Students from Khartoum lined up to begin the hunt
For the first time, scientists were able to track an asteroid from space to the ground and recover pieces of it. The bits are unlike anything ever found on Earth.
The asteroid was spotted entering Earth’s atmosphere over Sudan in October and was believed to have fully disintegrated, but an international team found almost 280 pieces of meteorite in a 11-square-mile section of Sudan’s Nubian Desert. The largest was the size of an egg. Lab analysis showed that the rocks belong to a rare class of asteroid that has never been sampled in such a pristine state, so it could fill some gaps in our understanding of the solar system’s early history…
Finding the meteorites was a long shot, but because the rocks would be so important, meteor astronomer Peter Jenniskens of SETI, lead author of the study, took a bus loaded with 45 students and staff from the University of Khartoum deep into the desert to hunt for them. A 10-hour bus ride and an 18-mile trek through the sand took them to the remote area where scientists thought the rocks, if they existed,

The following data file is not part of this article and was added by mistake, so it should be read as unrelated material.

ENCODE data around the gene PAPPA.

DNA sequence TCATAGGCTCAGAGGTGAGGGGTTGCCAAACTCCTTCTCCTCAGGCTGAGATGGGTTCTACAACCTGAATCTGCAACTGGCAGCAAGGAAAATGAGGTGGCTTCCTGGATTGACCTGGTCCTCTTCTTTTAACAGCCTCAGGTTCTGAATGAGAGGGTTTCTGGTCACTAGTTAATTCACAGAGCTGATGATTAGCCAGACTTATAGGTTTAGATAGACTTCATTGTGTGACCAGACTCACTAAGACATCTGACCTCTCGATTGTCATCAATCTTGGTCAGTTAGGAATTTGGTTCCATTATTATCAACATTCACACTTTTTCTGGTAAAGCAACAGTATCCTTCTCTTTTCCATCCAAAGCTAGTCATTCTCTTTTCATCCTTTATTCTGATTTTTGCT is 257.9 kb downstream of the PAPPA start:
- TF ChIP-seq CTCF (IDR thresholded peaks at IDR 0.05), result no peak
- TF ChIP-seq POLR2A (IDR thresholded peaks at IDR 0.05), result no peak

would be. The group began sweeping the desert in a line and two hours later the first meteorite was found by a student.
“It was very, very exciting. Everybody was celebrating,” Jenniskens said. “You have to remember how important it is to find a piece linked to an asteroid we have seen in space.”
These fragments are pristine, virtually as they were through an eternity in space. Little time for any contamination by Earth minerals or oxidizers. Read the whole article.
What a fantastic experience, especially for those students.